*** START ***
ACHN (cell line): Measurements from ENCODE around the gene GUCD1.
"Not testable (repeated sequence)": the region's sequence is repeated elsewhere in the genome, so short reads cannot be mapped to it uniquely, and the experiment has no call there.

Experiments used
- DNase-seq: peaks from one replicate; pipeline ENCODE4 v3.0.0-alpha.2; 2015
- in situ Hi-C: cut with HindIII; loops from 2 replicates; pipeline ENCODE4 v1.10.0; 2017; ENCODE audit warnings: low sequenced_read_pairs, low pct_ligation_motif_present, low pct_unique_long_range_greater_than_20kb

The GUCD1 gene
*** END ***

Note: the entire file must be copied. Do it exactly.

ACHN (cell line): Measurements from ENCODE around the gene GUCD1.
"Not testable (repeated sequence)": the region's sequence is repeated elsewhere in the genome, so short reads cannot be mapped to it uniquely, and the experiment has no call there.

Experiments used
- DNase-seq: peaks from one replicate; pipeline ENCODE4 v3.0.0-alpha.2; 2015
- in situ Hi-C: cut with HindIII; loops from 2 replicates; pipeline ENCODE4 v1.10.0; 2017; ENCODE audit warnings: low sequenced_read_pairs, low pct_ligation_motif_present, low pct_unique_long_range_greater_than_20kb

The GUCD1 gene